So how do you check that your applications sends email correctly? It looks like dealing with emails is always a challenge. How would you verify that an email message is formatted and delivered correctly, without actually sending them to your clients? That’s the first question. And the second question is: how can we automate the testing of emails?
For both questions we have an answer. There are two awesome services that have been developed to help developers in dealing with email hell. They are Mailtrap and Mailcatcher. Both services run an SMTP server that does not deliver emails, but stores them locally. They both have a web interface in which you can review all the outgoing emails. The difference between these services are: mailtrap runs as a web service, and mailcatcher is a ruby gem that can be installed locally.
It’s up to you which one to use. Definitely they will simplify your life while developing a web application. Do they have something to offer for testing? Sure! We can access all handled emails via REST API and verify our assertions.
In this post we will marry Mailcatcher with the PHPUnit testing framework. We’ve chosen Mailcatcher so we do not have to rely on a 3rd-party web service and have all the tests run locally. We will write methods for both PHPUnit and Codeception in order to provide different solutions and compare them.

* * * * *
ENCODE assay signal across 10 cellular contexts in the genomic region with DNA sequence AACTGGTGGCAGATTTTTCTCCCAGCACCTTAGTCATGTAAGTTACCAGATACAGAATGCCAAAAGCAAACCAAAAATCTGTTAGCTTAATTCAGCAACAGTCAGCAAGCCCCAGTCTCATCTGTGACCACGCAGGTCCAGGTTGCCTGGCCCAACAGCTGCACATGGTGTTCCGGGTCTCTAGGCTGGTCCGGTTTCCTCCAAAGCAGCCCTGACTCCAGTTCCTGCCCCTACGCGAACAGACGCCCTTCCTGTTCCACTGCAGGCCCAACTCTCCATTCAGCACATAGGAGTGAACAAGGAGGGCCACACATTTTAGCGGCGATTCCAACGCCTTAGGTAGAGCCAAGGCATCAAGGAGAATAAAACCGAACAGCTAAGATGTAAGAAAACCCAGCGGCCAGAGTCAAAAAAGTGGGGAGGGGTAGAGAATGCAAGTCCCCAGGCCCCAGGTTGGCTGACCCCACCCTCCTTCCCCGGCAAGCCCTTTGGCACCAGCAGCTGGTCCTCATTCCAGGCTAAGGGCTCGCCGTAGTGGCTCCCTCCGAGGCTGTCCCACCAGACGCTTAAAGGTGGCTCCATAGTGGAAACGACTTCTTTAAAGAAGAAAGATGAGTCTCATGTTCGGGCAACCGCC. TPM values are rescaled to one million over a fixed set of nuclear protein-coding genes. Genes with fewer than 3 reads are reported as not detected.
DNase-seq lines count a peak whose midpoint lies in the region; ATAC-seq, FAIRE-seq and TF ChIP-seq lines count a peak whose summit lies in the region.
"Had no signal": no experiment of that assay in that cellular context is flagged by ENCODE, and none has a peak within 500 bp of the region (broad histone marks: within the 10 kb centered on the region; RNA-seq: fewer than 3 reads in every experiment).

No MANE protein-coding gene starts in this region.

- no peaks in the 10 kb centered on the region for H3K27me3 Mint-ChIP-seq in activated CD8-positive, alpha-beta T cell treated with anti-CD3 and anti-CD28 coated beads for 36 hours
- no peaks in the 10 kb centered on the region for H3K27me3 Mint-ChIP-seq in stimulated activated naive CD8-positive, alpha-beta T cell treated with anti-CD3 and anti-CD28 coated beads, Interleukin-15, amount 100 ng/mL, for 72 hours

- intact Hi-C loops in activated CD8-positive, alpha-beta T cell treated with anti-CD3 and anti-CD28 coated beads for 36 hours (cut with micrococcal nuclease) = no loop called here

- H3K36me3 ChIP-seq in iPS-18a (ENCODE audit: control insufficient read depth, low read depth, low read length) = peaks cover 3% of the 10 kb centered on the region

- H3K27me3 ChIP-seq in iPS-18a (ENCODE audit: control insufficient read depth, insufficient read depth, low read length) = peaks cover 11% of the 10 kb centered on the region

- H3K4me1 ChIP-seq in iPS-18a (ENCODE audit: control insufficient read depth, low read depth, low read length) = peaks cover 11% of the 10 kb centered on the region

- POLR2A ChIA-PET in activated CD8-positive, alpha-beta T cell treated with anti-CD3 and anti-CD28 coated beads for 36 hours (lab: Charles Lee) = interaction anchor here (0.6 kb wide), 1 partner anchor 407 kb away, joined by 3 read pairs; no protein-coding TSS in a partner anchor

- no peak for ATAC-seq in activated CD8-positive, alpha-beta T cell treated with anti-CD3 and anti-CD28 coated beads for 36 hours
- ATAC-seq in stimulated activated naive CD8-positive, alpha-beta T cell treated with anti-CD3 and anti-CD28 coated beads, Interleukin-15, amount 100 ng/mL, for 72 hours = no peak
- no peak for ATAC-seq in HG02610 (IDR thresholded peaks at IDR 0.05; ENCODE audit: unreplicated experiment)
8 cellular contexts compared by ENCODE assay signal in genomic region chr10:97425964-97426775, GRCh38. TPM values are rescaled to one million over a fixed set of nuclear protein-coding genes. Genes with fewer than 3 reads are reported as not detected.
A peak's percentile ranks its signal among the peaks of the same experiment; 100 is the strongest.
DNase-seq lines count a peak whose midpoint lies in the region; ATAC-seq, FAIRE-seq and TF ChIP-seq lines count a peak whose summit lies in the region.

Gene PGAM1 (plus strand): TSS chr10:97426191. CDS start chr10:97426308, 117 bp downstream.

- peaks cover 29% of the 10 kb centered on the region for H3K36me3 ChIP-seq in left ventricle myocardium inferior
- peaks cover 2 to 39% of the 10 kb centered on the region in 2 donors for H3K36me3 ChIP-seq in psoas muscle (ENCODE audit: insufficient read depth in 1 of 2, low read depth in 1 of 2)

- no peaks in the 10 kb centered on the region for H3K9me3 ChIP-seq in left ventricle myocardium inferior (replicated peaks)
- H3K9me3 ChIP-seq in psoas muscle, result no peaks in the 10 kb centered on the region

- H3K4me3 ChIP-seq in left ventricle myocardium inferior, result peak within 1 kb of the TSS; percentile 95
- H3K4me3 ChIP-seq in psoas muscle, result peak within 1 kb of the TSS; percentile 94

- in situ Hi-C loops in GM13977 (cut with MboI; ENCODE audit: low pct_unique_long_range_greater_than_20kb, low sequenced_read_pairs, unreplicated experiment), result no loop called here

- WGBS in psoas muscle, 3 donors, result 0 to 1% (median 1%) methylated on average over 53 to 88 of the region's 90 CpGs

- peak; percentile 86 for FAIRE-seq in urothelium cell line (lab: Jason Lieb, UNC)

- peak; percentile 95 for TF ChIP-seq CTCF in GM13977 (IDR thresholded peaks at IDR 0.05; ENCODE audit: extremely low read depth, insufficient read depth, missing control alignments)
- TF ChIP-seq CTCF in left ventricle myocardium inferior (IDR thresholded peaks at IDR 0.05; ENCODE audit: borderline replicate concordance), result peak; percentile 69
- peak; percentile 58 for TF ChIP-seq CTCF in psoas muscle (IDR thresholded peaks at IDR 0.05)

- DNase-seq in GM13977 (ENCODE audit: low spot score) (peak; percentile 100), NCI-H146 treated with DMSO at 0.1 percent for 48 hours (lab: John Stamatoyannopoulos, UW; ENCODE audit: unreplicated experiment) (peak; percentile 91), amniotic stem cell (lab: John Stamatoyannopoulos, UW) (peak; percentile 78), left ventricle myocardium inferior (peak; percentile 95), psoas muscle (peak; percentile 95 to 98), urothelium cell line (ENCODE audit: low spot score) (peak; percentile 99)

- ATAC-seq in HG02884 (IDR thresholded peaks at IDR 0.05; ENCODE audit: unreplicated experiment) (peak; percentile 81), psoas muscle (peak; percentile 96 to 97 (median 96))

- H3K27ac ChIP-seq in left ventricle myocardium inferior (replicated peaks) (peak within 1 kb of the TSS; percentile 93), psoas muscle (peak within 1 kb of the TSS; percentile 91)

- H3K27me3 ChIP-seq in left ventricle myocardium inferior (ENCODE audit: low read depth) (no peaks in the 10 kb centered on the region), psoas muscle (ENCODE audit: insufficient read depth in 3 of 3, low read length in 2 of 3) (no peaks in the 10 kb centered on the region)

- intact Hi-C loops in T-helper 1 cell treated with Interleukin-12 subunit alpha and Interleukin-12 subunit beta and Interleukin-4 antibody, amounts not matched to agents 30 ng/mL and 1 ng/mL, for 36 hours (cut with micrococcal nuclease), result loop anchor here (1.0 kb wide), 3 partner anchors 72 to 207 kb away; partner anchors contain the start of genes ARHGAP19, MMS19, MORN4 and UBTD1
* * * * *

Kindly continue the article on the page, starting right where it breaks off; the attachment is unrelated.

Before we start we need to make sure that Mailcatcher is installed and running. When done you can access it’s web interface on port
1080 and use port
1025 for the fake SMTP server. Configure your web application to use exactly that port when running in test environment.
Testing emails in PHPUnit
Mailcatcher has a really simple REST API that is used for email access. Here is a quote from their official site.
A fairly RESTful URL schema means you can download a list of messages in JSON from /messages, each message’s metadata with /messages/:id.json, and then the pertinent parts with /messages/:id.html and /messages/:id.plain for the default HTML and plain text version, /messages/:id/:cid for individual attachments by CID, or the whole message with /messages/:id.source.
What was not mentioned was that you can also clear all emails by sending
DELETE request to
/messages. The most complete documentation on API is its code. Even if you don’t know Ruby, it is quite easy.
Thus, we will need to send
DELETE requests and parse the json response. To send them we will use the Guzzle framework. PHPUnit and Guzzle can be easily installed via Composer:
EmailTestCase file and place MailCatcher API calls into it.
That’s enough to fetch a list of all delivered emails. All the emails will be cleaned between tests, so each test will be executed in isolation. Let’s implement some assertion methods to check the sender, recipient, subject and body of the email.
The complete code listing is published as gist.
How might a test using this
We now have a really simple class for testing emails from your application. Ok, that’s not a unit test. For unit testing you should use a mocking framework to fake the delivery in your PHP code. But you can use this class in acceptance tests (with Selenium) or integration tests. It is much simpler to test emails this way, than to dig into the internals of your email sending library and define mocks. The drawbacks here are the usage of standalone daemon, and reconfiguring your application to use its SMTP server.
It looks like this post is long enough to be published. We will continue email testing next time with Codeception framework. We will develop
EmailHelper class for scenario-driven tests of Codeception.